The Truth About Data Breaches
A recent report in the New York Times indicates that the data breach which occurred at Target last year ultimately cost the company around $148 million. The story made headlines in part because so many average consumers shop at Target, many of which didn’t even think it was possible for their information to be compromised in such a way. Target’s brand reputation was significantly damaged, and a significant amount of sales revenue was lost as a result of the data breach. Ultimately, around 40 million consumer records were compromised by the Target data breach.
“Ultimately, around 40 million consumer records were compromised by the Target data breach.” – New York Times
If that weren’t bad enough, Home Depot recently announced that they experienced a massive data breach of their own. One of the worst aspects of the report by Home Depot is the fact that the breach took place over several months, and it wasn’t until five months after the breach began that Home Depot recognized the problem and reacted accordingly. On top of that, according to a report in Forbes, the data breach that occurred at Home Depot was even larger than the one that occurred at Target last year. Estimates as high as 56 million credit cards were reported in the Forbes article, and it is possible that there are more to come. Learn more about what the biggest data Breaches in retail have taught us about cybersecurity.
“The data breach that occurred at Home Depot was even larger than the one that occurred at Target last year, with estimates as high as 56 million credit cards.” – Forbes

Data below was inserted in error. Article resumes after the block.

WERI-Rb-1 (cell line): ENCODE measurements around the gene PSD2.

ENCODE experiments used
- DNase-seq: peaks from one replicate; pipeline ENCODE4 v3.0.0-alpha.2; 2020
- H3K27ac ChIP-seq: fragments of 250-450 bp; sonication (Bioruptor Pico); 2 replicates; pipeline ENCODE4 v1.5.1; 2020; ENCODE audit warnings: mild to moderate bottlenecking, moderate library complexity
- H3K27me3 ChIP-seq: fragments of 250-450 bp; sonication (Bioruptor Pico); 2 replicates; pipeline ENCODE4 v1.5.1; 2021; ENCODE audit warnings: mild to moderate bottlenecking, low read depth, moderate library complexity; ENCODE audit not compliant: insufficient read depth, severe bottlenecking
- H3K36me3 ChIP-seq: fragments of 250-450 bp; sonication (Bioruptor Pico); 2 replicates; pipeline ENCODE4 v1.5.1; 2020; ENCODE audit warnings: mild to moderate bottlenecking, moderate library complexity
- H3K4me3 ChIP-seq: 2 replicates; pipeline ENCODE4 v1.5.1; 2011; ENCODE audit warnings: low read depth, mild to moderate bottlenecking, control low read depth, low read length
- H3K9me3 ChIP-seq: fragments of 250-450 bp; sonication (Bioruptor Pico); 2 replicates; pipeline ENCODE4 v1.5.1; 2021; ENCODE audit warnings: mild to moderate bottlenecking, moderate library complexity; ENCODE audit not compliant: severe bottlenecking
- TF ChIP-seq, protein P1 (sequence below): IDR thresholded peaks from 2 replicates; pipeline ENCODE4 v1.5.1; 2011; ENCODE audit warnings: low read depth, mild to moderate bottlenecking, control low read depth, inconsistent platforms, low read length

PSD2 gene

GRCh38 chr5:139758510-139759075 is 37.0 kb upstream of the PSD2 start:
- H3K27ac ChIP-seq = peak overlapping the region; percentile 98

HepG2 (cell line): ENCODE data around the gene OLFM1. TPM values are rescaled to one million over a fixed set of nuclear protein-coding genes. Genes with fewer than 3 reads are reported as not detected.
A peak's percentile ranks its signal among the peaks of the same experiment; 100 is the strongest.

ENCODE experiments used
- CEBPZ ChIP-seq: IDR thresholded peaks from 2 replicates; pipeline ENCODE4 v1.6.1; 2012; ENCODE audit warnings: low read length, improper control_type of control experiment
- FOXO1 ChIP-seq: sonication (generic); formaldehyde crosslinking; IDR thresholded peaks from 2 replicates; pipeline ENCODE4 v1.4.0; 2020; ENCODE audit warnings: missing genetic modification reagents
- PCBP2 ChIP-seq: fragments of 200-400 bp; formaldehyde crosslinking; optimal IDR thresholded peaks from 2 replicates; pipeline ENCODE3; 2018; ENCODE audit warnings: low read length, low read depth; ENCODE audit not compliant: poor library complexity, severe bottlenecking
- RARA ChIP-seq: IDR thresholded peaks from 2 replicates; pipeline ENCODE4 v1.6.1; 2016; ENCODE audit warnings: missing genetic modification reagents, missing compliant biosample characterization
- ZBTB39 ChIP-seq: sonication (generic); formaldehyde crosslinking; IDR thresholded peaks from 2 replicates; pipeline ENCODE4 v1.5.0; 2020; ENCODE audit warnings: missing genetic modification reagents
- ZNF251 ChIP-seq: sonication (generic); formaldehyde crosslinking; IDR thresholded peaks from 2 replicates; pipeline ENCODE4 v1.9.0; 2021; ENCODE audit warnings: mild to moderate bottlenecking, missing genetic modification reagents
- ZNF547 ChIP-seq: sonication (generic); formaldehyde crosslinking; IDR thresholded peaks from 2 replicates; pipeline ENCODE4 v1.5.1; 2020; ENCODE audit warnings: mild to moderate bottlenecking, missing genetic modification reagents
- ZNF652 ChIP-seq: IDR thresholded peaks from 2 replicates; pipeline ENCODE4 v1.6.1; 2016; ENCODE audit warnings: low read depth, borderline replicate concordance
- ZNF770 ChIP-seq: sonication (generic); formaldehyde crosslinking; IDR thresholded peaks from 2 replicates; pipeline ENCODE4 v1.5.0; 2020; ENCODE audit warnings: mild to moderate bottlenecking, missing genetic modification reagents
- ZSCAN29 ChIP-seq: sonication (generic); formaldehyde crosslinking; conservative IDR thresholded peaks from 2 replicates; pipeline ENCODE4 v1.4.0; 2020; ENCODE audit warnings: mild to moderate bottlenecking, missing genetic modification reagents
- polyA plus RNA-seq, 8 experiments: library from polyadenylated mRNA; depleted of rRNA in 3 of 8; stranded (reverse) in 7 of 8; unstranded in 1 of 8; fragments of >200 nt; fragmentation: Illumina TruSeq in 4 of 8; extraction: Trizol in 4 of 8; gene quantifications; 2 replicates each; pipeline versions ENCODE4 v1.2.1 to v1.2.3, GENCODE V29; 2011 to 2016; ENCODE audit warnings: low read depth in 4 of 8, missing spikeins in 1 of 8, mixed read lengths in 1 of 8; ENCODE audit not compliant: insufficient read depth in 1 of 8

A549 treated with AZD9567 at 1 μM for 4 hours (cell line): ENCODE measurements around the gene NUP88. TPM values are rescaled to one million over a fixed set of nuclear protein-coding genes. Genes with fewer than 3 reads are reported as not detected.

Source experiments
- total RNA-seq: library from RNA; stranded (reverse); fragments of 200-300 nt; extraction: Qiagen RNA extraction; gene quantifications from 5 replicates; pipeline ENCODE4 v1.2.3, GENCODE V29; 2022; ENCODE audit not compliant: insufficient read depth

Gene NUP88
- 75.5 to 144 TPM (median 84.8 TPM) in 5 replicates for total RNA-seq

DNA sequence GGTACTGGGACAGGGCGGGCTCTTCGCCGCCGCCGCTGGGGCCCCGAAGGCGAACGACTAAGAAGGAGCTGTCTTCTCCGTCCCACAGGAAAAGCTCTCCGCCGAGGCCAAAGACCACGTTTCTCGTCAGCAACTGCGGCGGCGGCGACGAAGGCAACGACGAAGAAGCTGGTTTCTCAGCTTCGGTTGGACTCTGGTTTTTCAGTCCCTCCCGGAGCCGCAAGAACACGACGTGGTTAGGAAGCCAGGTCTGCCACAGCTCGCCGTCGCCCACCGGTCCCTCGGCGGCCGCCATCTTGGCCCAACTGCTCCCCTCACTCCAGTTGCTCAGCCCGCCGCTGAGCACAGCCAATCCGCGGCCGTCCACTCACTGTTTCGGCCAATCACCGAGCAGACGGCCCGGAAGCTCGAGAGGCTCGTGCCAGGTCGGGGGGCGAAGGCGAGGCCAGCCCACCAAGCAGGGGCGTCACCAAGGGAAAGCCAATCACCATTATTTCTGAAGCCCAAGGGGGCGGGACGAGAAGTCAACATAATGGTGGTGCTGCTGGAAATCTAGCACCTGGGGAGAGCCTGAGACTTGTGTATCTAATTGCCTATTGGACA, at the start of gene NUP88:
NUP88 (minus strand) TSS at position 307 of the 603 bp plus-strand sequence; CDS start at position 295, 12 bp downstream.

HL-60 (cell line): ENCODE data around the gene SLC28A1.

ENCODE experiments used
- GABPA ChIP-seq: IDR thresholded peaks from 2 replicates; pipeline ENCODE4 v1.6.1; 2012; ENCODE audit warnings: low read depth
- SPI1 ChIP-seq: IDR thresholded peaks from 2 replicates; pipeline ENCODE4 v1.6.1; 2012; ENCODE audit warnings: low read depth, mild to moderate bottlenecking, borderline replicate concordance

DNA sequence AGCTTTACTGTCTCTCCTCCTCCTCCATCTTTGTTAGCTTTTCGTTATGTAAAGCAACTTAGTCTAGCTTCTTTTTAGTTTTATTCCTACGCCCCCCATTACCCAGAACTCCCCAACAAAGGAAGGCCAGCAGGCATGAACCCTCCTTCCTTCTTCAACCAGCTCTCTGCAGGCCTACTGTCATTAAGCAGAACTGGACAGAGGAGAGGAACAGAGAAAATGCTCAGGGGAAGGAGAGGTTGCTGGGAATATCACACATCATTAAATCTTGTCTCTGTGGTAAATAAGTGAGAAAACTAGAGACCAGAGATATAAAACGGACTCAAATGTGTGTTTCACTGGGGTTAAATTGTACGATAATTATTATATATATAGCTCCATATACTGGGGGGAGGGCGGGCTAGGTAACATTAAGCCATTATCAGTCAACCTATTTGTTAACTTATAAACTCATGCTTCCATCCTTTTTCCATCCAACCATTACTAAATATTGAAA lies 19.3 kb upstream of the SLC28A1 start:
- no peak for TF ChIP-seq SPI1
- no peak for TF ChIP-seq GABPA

Reputation loss can cost more than repairing the breach itself
It is hard to fully quantify exactly how much data breaches will ultimately cost companies like Target and Home Depot. While they have tried to quantify and compare the financial and branding damage that has occurred, the fact of the matter is that there could very well be long-term (and possibly irreparable) damage to their reputations.
A recent report by ARMA International indicates that companies who experience widely-publicized data breaches suffer significant damage to their reputation among consumers. That report went on to reference a global survey conducted by SafeNet, which indicated that around 65% of adult consumers would “never or [be] very unlikely to do business again with a company whose customer’s financial information had been breached.”
The Risks Associated With Keeping Data Unencrypted
According to the same ARMA International report, of the 237 breaches that occurred between April and June of 2014, only two of the breaches were of “secured” and “encrypted” data stores.
Data breaches can occur a number of different ways; in the case of the Target’s breach, Kerbs reported that it was due to a malware program created by an attacker. And, in Home Depot’s ongoing investigation has determined that criminals used unique, custom-built malware to evade detection.
Of the 237 breaches that occurred between April and June of 2014, only two of the breaches were of “secured” and “encrypted” data stores.
So, what’s the Corodata difference?
These were not data breaches that happened on encrypted, backed up data. The data breaches affecting Home Depot and Target all involve raw data not encrypted data. The primary difference between raw and encrypted data is that raw data can be easily read by anyone who can gain access to the servers on which it is located, while encrypted data requires hackers to understand the encryption, debug it, and have the technology to read it.
Indeed, it can cause catastrophic and terminal harm to businesses that cannot weather quarters (or even years) of negative publicity and consumer aversion. That’s why Corodata’s data protection services are one of the best investments you can make in your business. Our services include media archival storage and CoroCloud.